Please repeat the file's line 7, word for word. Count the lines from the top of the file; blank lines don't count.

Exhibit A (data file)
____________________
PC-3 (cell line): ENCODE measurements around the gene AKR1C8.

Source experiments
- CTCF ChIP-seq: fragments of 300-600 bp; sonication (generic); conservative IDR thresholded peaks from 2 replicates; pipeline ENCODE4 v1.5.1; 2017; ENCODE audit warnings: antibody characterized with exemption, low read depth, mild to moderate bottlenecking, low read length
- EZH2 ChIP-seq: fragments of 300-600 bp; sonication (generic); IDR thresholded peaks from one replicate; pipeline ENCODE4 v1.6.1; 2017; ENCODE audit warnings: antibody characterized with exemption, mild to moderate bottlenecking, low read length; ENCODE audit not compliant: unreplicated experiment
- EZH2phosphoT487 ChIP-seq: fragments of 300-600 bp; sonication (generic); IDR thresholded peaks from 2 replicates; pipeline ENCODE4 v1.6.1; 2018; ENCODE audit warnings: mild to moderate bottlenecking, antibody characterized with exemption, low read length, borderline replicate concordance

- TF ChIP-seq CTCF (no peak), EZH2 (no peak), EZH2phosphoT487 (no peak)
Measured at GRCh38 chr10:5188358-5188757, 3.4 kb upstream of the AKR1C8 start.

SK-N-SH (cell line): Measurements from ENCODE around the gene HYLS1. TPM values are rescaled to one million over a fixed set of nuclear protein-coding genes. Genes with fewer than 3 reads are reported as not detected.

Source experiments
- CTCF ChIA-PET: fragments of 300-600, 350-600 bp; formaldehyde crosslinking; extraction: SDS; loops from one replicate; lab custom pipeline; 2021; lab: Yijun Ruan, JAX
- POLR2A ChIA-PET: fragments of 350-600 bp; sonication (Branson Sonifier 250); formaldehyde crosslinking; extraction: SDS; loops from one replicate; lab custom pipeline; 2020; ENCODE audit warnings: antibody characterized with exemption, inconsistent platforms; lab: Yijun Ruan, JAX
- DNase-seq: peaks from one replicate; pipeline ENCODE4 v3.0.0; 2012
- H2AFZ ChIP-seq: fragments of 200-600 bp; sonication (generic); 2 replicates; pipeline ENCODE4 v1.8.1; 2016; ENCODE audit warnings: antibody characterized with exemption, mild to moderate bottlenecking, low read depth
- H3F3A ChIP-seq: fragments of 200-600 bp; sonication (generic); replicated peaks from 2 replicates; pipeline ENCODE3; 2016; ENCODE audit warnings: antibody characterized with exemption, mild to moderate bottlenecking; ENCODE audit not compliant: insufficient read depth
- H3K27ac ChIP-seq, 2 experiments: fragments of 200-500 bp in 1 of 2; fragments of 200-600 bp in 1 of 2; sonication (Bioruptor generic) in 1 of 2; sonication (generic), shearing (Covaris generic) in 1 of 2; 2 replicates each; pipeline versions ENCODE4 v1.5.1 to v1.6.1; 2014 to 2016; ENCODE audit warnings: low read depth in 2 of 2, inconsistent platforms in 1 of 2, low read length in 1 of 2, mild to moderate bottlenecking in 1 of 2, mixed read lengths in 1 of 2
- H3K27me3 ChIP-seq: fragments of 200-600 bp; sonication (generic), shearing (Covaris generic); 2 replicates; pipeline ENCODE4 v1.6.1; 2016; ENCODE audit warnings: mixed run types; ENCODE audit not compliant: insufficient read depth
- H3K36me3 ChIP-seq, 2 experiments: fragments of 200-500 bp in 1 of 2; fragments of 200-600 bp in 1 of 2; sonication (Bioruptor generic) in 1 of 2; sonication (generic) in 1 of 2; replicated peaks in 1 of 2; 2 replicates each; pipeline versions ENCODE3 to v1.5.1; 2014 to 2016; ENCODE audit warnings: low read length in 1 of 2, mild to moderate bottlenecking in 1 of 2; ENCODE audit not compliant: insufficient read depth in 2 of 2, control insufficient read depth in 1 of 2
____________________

Measured at GRCh38 chr10:5188358-5188757, 3.4 kb upstream of the AKR1C8 start.